Responding to charges of treason leveled against him by his “self-styled persecutors,” former Greek Finance Minister, Yanis Varoufakis, on his personal blog, has laid down the gauntlet, accusing “Greece’s oligarchic establishment” as being “troika-friendly.”
In his post of July 28, Varoufakis defended his “defiant negotiating stance” saying:
My dastardly ‘crime’ was that, expressing the collective will of our government, I personified the sins of:
• Facing down the Eurogroup’s leaders as an equal that has the right to say ‘NO’ and to present powerful analytical reasons for rebuffing the catastrophic illogicality of huge loans to an insolvent state in condition of self-defeating austerity
• Demonstrating that one can be a committed Europeanist, strive to keep one’s nation in the Eurozone, and, at the very same time, reject Eurogroup policies which damage Europe, deconstruct the euro and, crucially, trap one’s country in austerity-driven debt-bondage
• Planning for contingencies that leading Eurogroup colleagues, and high ranking troika officials, were threatening me with in face-to-face discussions
• Unveiling how previous Greek governments turned crucial government departments, such as the General Secretariat of Public Revenues and the Hellenic Statistical Office, into departments effectively controlled by the troika and reliably pressed into the service of undermining the elected government.
Varoufakis also claimed a moral victory, arguing that “The debate about the democratic deficit afflicting the Eurozone is now unstoppable.”
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This interview of Thomas Greco was conducted and recorded by award wining documentary filmmaker, Marie-Monique Robin, during the 2nd International Conference on Complementary Currency Systems in The Hague, Netherlands in June, 2013. In English with French subtitles.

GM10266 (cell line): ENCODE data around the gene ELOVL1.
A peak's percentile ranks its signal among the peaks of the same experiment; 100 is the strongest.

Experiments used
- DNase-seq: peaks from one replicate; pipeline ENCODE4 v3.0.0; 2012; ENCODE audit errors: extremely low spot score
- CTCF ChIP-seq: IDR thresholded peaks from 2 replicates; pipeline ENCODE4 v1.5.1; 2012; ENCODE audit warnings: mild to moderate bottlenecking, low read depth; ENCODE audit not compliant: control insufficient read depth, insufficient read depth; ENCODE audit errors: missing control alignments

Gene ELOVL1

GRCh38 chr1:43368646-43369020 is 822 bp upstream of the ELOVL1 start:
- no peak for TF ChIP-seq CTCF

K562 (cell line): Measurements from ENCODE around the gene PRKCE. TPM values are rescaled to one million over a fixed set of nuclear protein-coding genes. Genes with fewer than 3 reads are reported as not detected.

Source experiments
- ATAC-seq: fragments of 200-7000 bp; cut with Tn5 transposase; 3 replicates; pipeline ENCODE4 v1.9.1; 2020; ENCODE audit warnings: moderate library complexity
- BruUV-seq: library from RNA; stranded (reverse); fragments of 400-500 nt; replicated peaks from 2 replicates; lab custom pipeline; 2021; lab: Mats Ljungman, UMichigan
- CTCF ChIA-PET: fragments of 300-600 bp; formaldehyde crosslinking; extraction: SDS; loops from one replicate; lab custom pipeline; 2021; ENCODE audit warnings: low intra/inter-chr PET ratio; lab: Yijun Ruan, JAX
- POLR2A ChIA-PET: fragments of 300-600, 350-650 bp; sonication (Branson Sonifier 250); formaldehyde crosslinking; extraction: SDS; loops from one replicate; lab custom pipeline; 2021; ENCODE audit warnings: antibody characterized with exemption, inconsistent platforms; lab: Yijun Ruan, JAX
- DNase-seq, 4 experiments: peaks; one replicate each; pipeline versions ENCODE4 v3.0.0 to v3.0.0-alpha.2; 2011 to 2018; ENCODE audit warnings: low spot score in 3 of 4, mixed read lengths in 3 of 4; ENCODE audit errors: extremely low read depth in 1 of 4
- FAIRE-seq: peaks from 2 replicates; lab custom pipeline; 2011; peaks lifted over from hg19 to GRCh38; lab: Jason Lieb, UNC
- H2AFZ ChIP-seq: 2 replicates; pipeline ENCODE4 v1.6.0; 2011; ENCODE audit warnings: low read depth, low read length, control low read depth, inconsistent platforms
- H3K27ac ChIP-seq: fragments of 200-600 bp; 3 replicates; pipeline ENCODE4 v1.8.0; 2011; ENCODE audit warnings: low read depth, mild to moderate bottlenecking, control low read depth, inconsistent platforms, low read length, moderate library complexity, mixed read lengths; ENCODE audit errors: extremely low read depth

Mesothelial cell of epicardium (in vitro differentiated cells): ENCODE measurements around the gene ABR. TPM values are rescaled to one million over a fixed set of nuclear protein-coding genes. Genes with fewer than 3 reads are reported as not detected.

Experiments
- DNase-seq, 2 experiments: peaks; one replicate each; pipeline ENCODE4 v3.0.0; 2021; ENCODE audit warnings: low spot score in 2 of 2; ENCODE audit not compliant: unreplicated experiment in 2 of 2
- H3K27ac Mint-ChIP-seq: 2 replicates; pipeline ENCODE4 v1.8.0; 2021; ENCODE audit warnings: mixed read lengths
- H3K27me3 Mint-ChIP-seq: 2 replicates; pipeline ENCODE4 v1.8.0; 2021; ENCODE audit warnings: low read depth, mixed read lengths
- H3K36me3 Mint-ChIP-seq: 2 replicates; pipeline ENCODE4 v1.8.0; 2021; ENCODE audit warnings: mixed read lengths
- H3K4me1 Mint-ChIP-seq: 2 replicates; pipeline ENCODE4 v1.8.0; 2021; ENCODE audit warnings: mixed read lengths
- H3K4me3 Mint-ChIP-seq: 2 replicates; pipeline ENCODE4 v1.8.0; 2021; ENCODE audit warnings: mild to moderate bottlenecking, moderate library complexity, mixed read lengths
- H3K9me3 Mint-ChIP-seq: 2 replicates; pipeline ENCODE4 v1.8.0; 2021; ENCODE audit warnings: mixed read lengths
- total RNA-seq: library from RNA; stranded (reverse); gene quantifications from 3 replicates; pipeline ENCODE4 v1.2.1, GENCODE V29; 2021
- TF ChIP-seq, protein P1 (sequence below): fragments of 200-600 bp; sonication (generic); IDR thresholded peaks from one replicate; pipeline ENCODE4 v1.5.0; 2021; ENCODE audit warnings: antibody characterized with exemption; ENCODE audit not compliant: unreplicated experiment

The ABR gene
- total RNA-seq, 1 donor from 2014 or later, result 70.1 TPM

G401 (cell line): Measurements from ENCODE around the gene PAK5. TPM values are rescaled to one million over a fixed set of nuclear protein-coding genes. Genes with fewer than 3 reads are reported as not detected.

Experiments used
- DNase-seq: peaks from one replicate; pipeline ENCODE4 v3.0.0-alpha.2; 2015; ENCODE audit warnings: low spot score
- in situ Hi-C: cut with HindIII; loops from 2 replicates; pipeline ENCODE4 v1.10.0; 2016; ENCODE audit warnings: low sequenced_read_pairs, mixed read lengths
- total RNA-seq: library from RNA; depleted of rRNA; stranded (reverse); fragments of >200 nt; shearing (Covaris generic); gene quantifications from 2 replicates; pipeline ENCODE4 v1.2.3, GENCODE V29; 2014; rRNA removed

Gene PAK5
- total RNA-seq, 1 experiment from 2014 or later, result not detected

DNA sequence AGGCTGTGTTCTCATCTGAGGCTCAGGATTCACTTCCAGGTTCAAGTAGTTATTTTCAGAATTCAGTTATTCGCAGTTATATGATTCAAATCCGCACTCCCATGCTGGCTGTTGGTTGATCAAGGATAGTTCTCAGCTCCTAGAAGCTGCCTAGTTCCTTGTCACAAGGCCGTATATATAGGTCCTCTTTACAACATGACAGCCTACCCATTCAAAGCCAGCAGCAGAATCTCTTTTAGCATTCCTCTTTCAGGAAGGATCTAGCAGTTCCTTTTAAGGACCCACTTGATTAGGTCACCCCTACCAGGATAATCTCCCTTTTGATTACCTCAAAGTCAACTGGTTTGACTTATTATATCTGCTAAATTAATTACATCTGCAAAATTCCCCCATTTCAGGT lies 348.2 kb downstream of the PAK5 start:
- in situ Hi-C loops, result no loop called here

Dear Martin Wolf,
Your article, Strip private banks of their power to create money, highlights some of the problems of the global money and banking system, but falls short in the proposed solution.
The problem is not private money creation, per se, but the monopolization of credit (money creation) in the hands of a private banking cartel and the collusive arrangement between bankers and politicians.
In today’s world, banks get to lend our collective credit back to us and charge interest for it while central governments get to spend more than they earn in overt tax revenues, relying on the banking system to monetize government debts. These two parasitic drains on the economy, interest and inflationary government debt monetization, create a growth imperative that is destroying the environment, shredding the social fabric, and creating ever greater disparities of income and wealth.
Turning over the money monopoly to politicians (what I call the “Greenback solution”) will not change things very much. It will be the same people wearing different hats. The political process has been so thoroughly corrupted and taken over by this small elite class that political approaches to solving the money problem have no chance of passage anyway. I articulated that argument a few years ago in my Alternet article, The End of Money: Take Power Back From the Money and Banking Monopoly.